Health Library Explorer
A B C D E F G H I J K L M N O P Q R S T U V W X Y Z A-Z Listings Contact Us

Cancer: Coping with Hair Loss

Hair loss is a common side effect of chemotherapy and radiation therapy. It occurs because these treatments affect normal cells that grow quickly as well as cancer cells. Hair loss can vary from thinning to complete loss. It may occur quickly over a few weeks or slowly over months. Loss of hair can happen only in the area treated (such as radiation therapy) or all over the body, including the head, legs, arms, eyelashes, and pubic area. Talk with your healthcare provider if there are choices that may reduce your risk of losing your hair, such as a scalp cooling cap. Not all types of chemotherapy and radiation therapy cause hair loss, but if it does happen, these tips can help.

Woman with short hair looking in mirror.
A short haircut may make it seem as if you are losing less hair.

Making the transition easier

  • Discuss your feelings about losing your hair with friends, family, a counselor, or your healthcare team.

  • Get a short haircut to make hair loss seem less sudden.

  • Use soft brushes and mild shampoos.

  • Towel dry your hair or set your hair dryer on low heat.

  • Don’t color or perm your hair. Also stay away from high heat and chemical straightening. It is not unsafe, but you may be unhappy with the results or how long they last.

  • Have a wig made before you lose hair. Buy one or find out how you can borrow one. Your local American Cancer Society may be able to help and show you how to care for the wig. Also, if your healthcare provider writes a prescription for a cranial prosthesis (don't use the word wig), your insurance may help pay for it. Talk with your treatment center's social worker or navigator if you have trouble paying for a wig. They may know of resources that can help.

  • Fill in missing patches of eyebrow with a makeup pencil.

When you’ve lost your hair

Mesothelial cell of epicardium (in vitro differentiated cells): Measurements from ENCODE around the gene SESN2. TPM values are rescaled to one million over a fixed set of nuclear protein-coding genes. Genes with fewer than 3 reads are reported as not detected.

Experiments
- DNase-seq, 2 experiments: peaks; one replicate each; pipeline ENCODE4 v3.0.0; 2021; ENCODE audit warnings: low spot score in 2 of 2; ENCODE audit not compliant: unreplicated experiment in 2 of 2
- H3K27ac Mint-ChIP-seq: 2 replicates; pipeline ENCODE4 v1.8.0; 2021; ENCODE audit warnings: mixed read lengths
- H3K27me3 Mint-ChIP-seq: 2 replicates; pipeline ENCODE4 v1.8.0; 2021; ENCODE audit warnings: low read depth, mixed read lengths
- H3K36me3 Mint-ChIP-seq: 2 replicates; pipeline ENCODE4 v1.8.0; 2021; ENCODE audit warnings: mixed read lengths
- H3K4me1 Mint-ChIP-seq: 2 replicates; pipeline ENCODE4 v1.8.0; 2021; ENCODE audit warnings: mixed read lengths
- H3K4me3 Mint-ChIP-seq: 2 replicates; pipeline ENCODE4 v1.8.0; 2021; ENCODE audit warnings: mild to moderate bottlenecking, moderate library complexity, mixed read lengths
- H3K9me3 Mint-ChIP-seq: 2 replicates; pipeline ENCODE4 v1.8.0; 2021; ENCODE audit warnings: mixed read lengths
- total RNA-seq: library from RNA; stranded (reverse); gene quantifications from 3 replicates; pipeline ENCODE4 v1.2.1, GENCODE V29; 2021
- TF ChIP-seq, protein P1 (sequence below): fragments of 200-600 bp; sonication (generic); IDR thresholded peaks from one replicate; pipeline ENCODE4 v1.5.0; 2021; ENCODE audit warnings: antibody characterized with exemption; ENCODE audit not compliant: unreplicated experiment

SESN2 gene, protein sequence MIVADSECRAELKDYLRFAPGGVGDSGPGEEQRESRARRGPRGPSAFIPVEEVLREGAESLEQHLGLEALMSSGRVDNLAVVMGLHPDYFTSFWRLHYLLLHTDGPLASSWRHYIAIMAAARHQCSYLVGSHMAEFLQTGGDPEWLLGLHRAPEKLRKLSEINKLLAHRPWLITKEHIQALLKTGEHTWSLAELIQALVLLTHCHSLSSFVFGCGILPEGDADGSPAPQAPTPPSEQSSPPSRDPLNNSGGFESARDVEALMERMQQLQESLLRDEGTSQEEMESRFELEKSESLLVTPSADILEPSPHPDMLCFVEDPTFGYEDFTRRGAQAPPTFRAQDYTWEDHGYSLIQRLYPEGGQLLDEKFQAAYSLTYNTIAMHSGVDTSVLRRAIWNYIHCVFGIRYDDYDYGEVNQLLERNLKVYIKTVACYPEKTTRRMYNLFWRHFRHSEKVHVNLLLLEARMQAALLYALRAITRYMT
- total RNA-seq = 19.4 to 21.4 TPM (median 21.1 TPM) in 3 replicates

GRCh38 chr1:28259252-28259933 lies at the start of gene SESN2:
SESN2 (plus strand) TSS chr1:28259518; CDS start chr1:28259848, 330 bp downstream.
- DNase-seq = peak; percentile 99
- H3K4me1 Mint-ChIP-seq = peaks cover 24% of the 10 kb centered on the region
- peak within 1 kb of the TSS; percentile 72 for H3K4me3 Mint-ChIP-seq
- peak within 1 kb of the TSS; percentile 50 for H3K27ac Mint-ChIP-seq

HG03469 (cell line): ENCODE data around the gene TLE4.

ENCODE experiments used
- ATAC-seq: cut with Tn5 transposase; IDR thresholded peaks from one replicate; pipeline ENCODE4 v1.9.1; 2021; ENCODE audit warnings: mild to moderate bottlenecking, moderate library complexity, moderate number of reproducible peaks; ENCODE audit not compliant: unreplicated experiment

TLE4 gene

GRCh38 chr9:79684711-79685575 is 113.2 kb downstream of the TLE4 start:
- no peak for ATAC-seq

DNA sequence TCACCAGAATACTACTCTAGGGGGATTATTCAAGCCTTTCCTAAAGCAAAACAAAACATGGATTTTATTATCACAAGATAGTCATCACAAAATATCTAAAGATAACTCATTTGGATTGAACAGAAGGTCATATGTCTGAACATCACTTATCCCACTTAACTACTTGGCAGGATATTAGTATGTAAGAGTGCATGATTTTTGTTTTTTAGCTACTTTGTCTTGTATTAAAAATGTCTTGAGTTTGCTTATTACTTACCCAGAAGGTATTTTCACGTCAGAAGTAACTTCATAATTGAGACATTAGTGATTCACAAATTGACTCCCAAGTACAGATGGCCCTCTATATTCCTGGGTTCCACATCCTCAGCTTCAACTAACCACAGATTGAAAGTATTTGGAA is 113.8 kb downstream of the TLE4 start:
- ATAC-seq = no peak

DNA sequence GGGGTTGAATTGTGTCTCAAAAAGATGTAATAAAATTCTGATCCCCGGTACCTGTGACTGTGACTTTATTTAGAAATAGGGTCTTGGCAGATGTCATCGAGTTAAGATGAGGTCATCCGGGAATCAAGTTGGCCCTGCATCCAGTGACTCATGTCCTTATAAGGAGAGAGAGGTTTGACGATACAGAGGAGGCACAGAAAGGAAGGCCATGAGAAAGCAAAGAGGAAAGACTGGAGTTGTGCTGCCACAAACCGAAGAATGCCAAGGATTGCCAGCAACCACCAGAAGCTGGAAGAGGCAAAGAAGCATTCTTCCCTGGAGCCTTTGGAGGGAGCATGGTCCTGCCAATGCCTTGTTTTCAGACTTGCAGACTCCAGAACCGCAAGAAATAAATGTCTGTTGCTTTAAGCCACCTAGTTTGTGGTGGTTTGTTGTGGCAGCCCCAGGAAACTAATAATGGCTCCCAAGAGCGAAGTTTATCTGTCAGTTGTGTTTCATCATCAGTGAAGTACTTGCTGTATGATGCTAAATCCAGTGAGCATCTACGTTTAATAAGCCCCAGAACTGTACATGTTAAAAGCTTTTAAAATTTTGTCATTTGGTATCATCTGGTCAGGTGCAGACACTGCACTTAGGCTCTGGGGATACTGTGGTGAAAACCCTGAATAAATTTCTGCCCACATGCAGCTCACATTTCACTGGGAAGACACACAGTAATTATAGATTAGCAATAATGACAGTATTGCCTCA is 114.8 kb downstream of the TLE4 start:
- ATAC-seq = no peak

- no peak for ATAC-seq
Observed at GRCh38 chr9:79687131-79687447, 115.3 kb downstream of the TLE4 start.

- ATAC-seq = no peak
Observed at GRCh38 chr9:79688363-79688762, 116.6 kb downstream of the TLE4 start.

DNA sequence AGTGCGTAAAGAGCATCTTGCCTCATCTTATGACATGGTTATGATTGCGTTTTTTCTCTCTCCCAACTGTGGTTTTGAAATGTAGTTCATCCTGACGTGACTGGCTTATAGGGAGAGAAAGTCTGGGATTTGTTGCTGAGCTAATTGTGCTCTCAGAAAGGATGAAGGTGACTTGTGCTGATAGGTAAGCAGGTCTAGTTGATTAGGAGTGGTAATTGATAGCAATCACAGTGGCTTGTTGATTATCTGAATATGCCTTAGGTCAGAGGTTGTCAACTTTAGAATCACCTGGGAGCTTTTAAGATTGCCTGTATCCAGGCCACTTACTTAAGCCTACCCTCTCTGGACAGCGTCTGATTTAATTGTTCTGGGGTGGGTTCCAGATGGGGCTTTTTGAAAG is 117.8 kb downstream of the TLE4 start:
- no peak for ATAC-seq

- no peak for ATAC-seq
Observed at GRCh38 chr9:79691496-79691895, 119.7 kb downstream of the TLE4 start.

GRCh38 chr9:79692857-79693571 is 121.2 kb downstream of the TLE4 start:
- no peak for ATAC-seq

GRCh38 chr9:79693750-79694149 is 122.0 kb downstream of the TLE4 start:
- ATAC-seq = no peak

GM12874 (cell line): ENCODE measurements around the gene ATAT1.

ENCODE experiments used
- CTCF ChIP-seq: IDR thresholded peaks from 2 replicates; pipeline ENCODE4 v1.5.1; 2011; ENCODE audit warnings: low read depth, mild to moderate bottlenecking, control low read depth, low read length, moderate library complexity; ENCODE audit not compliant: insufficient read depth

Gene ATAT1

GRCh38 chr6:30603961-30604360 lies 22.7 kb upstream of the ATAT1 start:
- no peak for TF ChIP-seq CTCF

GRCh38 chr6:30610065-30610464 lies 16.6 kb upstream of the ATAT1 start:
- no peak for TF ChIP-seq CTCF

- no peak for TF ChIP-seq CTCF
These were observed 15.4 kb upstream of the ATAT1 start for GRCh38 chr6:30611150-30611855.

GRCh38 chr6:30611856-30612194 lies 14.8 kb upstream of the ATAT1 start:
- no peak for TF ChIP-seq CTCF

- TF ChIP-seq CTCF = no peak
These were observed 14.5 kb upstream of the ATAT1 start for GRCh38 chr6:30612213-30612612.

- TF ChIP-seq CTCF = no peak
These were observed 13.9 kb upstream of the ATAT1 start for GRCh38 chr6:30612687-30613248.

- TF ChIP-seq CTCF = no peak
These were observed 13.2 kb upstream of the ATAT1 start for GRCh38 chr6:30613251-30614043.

• Wear a hat, scarf, or turban. This protects your scalp from cold, heat, and the sun. It also makes hair loss less obvious.

  • Have someone shave the remaining patches if your hair loss has been uneven.

  • Expect that there may be changes in the color, thickness, or texture of hair that grows back after treatment ends. Over time, your hair will likely return to the way it was before treatment. Hair loss in the area of radiation therapy may not grow back the same as before.

Taking care of your scalp

  • Use sunscreen with an SPF of at least 30 on your scalp any time you go outside. Wear hats and scarves.

  • Keep your scalp clean.

  • See a skin healthcare provider (dermatologist) about any changes in skin color.

  • Ask your healthcare provider to suggest a mild shampoo and lotion.

  • If you wear a wig, take it off for a while each day. This allows the skin on your head to breathe.

Online Medical Reviewer: Jessica Gotwals RN BSN MPH
Online Medical Reviewer: Susan K. Dempsey-Walls RN
Online Medical Reviewer: Todd Gersten MD
Date Last Reviewed: 8/1/2023
© 2000-2024 The StayWell Company, LLC. All rights reserved. This information is not intended as a substitute for professional medical care. Always follow your healthcare professional's instructions.
The health content and information on this site is made possible through the generous support of the Haspel Education Fund.
StayWell Disclaimer